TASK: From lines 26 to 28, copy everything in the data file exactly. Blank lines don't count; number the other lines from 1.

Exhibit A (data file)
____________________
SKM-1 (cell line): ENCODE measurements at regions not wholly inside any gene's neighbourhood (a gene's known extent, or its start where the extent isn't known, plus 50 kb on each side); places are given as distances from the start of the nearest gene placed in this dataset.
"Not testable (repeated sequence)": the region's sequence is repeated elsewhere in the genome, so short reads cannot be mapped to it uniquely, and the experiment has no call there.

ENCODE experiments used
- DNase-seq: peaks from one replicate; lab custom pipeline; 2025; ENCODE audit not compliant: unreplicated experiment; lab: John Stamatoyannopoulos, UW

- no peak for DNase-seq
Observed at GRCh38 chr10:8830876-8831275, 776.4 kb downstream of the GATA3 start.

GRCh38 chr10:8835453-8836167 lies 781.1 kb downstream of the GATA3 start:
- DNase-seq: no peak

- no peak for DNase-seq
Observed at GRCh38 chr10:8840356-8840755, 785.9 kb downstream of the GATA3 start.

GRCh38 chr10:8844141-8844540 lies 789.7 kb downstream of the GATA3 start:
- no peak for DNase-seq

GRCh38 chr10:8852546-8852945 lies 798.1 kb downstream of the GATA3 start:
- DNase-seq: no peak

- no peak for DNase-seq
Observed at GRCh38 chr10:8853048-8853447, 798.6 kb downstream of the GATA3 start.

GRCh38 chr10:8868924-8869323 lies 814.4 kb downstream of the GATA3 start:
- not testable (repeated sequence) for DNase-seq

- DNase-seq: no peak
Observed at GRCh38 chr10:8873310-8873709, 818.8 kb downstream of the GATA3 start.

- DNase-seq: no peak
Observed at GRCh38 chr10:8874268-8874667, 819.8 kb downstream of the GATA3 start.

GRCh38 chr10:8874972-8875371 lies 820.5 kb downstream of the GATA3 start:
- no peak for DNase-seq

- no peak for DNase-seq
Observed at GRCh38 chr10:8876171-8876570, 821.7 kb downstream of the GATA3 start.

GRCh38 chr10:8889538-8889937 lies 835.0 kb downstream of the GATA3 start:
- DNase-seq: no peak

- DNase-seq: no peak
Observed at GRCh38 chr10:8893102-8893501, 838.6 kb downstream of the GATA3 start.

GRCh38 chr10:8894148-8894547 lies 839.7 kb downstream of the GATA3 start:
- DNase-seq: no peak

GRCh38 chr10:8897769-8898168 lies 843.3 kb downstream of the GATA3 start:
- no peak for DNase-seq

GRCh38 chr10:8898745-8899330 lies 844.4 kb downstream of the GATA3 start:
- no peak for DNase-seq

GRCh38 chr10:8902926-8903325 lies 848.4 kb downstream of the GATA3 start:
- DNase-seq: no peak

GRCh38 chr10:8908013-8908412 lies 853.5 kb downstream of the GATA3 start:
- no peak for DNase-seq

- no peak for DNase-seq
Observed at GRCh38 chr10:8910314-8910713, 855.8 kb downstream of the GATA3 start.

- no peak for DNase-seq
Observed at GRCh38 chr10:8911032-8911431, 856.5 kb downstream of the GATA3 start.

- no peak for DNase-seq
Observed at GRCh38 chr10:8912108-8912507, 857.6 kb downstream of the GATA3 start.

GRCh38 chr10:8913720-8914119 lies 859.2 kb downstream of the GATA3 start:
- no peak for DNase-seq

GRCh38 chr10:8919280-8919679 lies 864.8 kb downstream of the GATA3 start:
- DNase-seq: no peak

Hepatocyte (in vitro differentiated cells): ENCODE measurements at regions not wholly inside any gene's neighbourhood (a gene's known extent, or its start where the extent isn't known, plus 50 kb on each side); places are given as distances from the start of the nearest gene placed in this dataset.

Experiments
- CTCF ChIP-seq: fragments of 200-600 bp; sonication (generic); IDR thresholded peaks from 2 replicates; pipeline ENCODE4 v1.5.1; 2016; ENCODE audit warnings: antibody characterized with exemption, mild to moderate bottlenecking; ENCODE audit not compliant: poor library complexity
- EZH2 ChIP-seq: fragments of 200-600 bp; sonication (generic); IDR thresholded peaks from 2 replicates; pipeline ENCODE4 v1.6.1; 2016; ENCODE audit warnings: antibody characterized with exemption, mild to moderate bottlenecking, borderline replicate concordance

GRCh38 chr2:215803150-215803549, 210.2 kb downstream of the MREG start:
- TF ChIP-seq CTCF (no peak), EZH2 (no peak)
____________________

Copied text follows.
Observed at GRCh38 chr10:8876171-8876570, 821.7 kb downstream of the GATA3 start.

GRCh38 chr10:8889538-8889937 lies 835.0 kb downstream of the GATA3 start:
- DNase-seq: no peak